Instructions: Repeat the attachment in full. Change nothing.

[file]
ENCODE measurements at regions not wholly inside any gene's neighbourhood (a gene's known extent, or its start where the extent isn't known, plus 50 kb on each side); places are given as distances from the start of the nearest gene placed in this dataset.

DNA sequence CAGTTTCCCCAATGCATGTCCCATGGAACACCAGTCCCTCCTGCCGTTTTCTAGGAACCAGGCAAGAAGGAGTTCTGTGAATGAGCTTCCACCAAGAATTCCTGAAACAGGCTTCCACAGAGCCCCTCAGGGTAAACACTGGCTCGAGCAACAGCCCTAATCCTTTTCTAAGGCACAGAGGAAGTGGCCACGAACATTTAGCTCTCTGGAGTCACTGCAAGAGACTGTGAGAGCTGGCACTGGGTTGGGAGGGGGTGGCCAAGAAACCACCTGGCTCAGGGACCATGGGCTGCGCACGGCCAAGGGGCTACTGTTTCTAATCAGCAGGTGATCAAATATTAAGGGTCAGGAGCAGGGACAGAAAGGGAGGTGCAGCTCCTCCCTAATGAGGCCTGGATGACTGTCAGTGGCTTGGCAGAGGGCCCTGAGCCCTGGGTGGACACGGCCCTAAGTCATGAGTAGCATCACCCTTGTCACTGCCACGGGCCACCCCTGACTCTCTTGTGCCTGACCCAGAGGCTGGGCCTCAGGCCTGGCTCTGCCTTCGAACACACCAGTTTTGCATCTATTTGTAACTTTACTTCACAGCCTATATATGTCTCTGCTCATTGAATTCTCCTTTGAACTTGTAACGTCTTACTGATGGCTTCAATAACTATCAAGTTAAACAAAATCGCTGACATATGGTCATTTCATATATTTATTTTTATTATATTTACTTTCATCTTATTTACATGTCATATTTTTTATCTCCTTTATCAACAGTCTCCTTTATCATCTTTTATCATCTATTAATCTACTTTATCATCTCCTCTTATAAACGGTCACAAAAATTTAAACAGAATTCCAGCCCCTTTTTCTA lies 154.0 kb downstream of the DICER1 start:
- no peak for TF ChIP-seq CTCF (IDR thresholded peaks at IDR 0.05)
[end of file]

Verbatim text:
ENCODE measurements at regions not wholly inside any gene's neighbourhood (a gene's known extent, or its start where the extent isn't known, plus 50 kb on each side); places are given as distances from the start of the nearest gene placed in this dataset.

DNA sequence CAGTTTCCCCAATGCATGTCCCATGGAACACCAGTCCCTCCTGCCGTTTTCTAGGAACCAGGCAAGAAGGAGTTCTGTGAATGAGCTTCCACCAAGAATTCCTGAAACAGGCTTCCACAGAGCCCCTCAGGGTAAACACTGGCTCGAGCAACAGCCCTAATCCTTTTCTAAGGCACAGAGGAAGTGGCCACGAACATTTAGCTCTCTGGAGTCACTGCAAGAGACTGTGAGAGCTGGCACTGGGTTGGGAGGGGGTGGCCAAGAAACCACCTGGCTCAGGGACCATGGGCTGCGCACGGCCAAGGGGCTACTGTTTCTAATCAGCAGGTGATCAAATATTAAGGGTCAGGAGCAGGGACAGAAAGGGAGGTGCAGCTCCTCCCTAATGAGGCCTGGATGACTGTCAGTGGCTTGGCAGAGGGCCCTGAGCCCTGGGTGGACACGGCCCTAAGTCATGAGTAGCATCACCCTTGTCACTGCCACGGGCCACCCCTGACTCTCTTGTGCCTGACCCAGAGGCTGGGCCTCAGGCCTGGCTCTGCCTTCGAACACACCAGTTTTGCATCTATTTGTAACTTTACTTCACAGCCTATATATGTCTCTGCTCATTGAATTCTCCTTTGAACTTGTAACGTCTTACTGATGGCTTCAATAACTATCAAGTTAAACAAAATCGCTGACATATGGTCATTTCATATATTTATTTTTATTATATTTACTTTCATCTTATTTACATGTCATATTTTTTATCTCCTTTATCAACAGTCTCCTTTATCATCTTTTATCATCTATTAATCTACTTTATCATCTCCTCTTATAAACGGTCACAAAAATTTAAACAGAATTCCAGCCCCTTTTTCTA lies 154.0 kb downstream of the DICER1 start:
- no peak for TF ChIP-seq CTCF (IDR thresholded peaks at IDR 0.05)